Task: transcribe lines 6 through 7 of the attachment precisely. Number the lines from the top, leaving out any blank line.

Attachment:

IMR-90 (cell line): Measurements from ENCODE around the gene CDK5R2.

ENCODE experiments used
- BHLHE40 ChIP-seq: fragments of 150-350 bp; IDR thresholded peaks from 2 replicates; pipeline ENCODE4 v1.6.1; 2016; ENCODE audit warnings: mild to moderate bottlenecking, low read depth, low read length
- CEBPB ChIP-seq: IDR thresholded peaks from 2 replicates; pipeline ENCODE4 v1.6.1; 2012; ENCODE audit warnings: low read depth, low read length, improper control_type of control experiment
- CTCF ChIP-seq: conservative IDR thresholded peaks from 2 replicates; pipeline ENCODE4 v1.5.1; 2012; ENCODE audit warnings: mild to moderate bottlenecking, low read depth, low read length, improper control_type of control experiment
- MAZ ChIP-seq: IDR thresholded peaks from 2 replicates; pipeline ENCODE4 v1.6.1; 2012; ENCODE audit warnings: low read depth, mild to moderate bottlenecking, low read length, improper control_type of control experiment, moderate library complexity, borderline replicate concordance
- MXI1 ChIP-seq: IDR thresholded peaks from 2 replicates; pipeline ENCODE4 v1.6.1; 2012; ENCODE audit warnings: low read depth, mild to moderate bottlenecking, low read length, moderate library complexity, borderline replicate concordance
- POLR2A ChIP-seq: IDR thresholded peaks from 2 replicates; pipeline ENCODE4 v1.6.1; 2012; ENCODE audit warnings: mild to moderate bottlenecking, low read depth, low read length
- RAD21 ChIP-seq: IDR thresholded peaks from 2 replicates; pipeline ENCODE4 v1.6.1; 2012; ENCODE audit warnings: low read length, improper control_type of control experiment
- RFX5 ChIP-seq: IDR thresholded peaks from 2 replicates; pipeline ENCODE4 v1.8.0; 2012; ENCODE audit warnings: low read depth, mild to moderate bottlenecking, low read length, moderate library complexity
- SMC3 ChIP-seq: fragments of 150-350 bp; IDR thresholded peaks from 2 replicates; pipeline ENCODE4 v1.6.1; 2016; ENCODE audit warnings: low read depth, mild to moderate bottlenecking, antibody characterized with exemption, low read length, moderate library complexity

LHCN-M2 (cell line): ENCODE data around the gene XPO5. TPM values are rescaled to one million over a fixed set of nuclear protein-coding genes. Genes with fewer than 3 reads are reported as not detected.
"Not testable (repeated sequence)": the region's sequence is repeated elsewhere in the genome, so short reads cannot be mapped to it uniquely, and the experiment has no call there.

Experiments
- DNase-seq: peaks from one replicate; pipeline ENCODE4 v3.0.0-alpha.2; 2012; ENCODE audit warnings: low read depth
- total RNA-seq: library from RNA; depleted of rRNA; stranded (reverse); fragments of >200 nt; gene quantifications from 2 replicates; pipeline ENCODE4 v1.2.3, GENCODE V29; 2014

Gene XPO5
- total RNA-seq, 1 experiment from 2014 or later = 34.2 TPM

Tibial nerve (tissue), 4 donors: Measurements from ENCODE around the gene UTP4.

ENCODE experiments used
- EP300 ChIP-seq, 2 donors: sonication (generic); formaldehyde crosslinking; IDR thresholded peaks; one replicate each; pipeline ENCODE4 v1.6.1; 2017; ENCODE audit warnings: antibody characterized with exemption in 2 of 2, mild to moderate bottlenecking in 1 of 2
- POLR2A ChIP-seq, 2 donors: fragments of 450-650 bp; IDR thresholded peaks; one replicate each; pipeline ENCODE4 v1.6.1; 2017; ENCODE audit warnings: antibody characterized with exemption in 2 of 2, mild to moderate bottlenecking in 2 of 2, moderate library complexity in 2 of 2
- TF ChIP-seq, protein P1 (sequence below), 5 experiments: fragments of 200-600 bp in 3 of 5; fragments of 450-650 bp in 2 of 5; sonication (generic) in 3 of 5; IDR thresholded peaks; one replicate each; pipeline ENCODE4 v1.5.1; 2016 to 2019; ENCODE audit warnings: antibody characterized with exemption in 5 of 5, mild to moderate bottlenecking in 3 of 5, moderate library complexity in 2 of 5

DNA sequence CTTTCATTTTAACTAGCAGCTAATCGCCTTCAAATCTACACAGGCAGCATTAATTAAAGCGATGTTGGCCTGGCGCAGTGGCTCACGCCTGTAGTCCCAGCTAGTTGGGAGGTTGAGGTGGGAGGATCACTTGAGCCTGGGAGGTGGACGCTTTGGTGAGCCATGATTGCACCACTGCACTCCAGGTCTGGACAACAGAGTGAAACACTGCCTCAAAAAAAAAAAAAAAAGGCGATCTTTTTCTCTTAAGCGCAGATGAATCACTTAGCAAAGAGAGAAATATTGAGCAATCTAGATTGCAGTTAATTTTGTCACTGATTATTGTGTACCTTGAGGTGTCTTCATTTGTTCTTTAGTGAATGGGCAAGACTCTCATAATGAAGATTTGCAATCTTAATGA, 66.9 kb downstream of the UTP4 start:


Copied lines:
- MAZ ChIP-seq: IDR thresholded peaks from 2 replicates; pipeline ENCODE4 v1.6.1; 2012; ENCODE audit warnings: low read depth, mild to moderate bottlenecking, low read length, improper control_type of control experiment, moderate library complexity, borderline replicate concordance
- MXI1 ChIP-seq: IDR thresholded peaks from 2 replicates; pipeline ENCODE4 v1.6.1; 2012; ENCODE audit warnings: low read depth, mild to moderate bottlenecking, low read length, moderate library complexity, borderline replicate concordance